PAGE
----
Adras continues his march forward, leading the crowd to the center of the temple where a platform has been built over the central pool. Two thrones of intricately carved olive wood sit empty and waiting; their gnarled, twisting grain polished and buffed and waxed into hypnotic richness and luster.

Adras offers me his hand. With the slightest of squints, I take it, bracing myself for the bright rush that accompanies our touch and sears our skin. My hand nearly melts into his. I can almost ignore it, the effect his touch has, but Adras is not faring so well — he sucks in his cheeks and stops breathing. The hard set to his jaw speaks volumes as he pushes through the sensation of pain that manifests from our joined hands.

Changing our plan yet again, adapting in the moment, Adras leads me to the throne originally meant for him. It sits slightly higher than the other, by the slightest of margins; a subliminal message meant to be absorbed, not seen. He wordlessly begs me to sit.

Once I'm seated, he bows a third time, the faintest shadow of relief that we are no longer touching smoothing his brow. He speaks, gently bending in gratitude and submission to the crowd.

"The goddess' power flows through Eris. Approach her and she will bless and cure you. She will provide whatever you need."

He takes a seat on the throne beside me. With a solemn nod to Hagne and Xanthos, who stand at the head of the line of supplicants, they usher the first one forward.

It is an older man with a frail body and crooked back. Tears stream from his eyes and the front of his tunic is soaked through with the output of his weeping. He falls at our feet, groveling.

Even though I feel it again, that thrilling rush of worship, bile rises in the back of my throat and tamps down on its seductive wave of pleasure. 

Everything so far tonight has been fun, a tableau; a harmless, diverting piece of theatre. Now, as I prepare to allow my abilities to be viewed unhidden and unbound, I will cross the barriers I promised myself were sacrosanct. I will shred apart the integrity of myself and the humans for the glory of one, immaterial man.

I should have just killed Adras as Hades suggested. 

I close my eyes against the rising dread of what I must do.

"Oh! Powerful mother! I have been blessed and strengthened by thy powers in the past. I ask thee now, please, exalted one, if you will cure and restore the disfigurement of my back!" The man's voice is both muffled and magnified by his proximity to the floor.

Everything inside of me roars, protesting and fighting the actions I must take. I stop breathing. Tears collect in my eyes. I gulp for air like a dying trout.

If I cure this man, noble though it may be, I will start a chain reaction I don't know how to stop. The misinformation, the false hope. The delusion that will be passed from brainwashed parent to unsuspecting child. The trauma that devotion and worship can bring rends through me with steel claws; shredding my soul and cracking me into pieces. I will never be able to put myself back together.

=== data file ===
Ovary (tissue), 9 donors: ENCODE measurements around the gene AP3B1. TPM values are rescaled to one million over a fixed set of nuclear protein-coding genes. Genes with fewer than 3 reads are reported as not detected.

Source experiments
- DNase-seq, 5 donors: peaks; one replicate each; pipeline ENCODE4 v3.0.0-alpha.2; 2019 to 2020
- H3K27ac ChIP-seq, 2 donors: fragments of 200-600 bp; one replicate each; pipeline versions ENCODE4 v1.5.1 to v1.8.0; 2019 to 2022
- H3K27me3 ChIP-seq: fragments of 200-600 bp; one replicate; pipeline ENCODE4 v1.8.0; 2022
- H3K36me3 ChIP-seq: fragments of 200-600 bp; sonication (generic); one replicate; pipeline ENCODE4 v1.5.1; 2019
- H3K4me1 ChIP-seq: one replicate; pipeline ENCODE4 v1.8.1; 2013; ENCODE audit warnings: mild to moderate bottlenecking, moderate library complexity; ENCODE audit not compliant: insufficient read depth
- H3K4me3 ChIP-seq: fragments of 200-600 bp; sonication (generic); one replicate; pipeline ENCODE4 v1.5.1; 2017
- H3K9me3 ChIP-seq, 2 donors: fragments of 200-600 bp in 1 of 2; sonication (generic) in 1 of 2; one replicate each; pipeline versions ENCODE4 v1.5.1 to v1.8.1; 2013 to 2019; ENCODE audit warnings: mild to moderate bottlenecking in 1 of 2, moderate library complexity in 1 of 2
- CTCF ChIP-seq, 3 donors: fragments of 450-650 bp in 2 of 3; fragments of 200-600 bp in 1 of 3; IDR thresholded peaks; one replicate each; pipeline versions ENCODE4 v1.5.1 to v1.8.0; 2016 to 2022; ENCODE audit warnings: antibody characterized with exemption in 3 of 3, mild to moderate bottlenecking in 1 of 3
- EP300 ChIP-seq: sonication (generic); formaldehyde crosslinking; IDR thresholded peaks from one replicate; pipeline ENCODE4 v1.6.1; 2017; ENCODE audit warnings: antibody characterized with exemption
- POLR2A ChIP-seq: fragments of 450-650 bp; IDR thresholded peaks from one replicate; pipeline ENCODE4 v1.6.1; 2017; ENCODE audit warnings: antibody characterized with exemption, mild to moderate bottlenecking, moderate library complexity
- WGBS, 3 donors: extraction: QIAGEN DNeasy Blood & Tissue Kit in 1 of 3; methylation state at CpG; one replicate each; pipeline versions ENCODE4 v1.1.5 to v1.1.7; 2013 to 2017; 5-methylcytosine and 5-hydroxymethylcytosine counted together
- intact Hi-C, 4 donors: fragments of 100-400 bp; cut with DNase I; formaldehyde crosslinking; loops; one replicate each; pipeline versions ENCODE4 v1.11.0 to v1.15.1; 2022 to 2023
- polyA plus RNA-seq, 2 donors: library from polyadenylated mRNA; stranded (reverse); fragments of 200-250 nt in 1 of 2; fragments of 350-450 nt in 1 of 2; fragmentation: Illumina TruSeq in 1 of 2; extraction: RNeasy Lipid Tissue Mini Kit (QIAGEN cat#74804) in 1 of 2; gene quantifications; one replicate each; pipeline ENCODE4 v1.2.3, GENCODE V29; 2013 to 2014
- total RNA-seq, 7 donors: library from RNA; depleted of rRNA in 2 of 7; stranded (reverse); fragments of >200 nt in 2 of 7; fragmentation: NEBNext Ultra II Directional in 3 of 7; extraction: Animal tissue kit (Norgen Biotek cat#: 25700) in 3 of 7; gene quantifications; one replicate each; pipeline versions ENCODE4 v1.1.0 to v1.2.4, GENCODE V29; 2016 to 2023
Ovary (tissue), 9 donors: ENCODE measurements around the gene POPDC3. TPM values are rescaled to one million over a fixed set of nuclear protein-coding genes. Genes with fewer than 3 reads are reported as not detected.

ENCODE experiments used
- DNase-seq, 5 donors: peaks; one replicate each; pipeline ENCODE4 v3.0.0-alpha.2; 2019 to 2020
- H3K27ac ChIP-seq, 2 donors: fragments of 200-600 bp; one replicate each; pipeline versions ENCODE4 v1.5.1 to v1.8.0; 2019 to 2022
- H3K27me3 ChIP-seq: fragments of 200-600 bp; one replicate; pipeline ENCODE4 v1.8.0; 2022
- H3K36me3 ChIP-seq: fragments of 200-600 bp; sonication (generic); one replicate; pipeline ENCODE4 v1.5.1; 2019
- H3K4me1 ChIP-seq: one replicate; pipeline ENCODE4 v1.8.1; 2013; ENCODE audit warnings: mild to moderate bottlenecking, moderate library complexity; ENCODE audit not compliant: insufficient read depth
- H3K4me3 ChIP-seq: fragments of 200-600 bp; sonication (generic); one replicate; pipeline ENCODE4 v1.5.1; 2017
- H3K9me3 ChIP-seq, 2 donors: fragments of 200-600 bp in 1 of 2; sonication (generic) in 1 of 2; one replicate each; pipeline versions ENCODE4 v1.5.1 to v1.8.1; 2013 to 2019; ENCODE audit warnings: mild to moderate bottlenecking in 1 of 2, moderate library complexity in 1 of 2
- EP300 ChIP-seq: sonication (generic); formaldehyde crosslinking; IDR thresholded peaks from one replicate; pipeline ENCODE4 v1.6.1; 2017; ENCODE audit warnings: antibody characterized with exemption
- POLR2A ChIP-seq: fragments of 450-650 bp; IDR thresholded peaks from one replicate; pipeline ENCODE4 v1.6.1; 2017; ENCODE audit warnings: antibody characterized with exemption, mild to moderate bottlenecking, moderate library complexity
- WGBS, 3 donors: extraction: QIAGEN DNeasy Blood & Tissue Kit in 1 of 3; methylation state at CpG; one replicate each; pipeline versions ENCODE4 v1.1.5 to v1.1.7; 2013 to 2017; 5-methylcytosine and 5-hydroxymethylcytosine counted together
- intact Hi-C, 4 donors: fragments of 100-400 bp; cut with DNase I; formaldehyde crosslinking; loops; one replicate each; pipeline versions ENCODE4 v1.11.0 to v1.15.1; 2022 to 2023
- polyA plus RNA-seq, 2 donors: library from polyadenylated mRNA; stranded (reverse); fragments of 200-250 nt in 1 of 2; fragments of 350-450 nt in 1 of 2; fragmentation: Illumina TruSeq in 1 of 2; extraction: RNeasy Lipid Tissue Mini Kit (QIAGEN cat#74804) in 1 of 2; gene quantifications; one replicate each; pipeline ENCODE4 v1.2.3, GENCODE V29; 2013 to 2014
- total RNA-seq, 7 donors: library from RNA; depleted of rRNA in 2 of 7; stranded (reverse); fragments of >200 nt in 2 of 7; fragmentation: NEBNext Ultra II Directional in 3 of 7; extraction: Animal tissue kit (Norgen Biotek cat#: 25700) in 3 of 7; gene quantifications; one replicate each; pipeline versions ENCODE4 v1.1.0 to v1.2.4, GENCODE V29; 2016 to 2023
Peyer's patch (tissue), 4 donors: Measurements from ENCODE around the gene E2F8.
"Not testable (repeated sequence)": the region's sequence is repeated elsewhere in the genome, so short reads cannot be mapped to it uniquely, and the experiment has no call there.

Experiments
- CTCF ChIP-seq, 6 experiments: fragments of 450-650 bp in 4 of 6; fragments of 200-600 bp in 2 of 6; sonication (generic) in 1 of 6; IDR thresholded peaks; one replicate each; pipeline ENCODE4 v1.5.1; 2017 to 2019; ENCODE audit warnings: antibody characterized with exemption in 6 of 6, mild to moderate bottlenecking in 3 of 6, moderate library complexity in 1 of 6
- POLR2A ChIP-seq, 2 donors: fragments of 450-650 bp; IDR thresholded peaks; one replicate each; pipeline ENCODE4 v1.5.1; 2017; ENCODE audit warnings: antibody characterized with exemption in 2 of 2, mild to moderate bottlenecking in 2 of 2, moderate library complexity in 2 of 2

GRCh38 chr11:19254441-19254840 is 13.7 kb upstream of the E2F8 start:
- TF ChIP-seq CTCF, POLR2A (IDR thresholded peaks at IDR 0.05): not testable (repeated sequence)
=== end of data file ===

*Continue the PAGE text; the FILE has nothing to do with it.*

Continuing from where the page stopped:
Before I can fully crack up, before I ruin everything, I feel the weight and warmth of Adras' hand on mine. The heat, the centralization of power — without pain this time, curiously — grounds me and pulls me into focus. It stops me from withering on the vine and writing a story of disappointment. It halts me from turning everyone away, telling them it's all been a great mistake.

With a shuddering breath, I nod. Opening my eyes, I see only our hands, intertwined.

"The force and power of the goddess' power sometimes take Eris by surprise. She is a mere mortal, like yourself, and is easily overcome." Adras says, offering an excuse for my hesitation.

A relaxed puff of peachy peace sails over the room as the crowd nods, accepting his easy lie.

Another layer of mythology created in an instant. I am mortal, just like you, and have been blessed with something wonderful. Just like you might, one day.

Turning my head, I offer him a weak, worn down smile. Relief and lightness fill my body until I worry I might giggle with happiness. A reminder rings through my bones: I'm not alone. The two of us are in this together.

Adras nods, strange emotions swirl behind his eyes.

I center my focus on the man who still lays prostrate on the ground, "Rise, brother."

He does and I beckon him towards me with a gentle wave. I stand and rest my hands on his shoulders, concentrating on the muscle and bone and deformity that rests below his skin. I feel the curve of his spine; sense the weakness that gives him pain and prevents him from working. The malformation that denies security to his family.

I send a snaking chord of blinding, white light and push it down the central column of the man's skeleton. I feel as he grows taller under my hands, taste the knitting of meaty muscle around newly erect posture. For good measure, I spread the healing throughout his entire body, providing relief from soreness and fatigue. I don't make him stronger, but I make him whole — correcting the injuries of repetitive work and menial labor.

When I feel the healing complete, I remove my hands. The man now stands eye-level with me where before he was stooped. Tears fall freely down his cheeks.

"Thank you! Thank you!" He sobs, grasping my hands and kissing my knuckles. 

I nod uncomfortably, unable to form words.

"Spread the word that Eris and I will be in Aundus in four days time. We will see more open-hearted people, such as yourself." Adras announces, his voice low and hallowed.

His words rippled down my own spine with icy cool fingertips. Not altogether unwelcome against the hot flush of my skin. Where before he appeared to me as a boy, now it seems he is a man. One that is taking the mantle of his future role and responsibility seriously.

Something in him has changed.

Eris and the Mortal GodWhere stories live. Discover now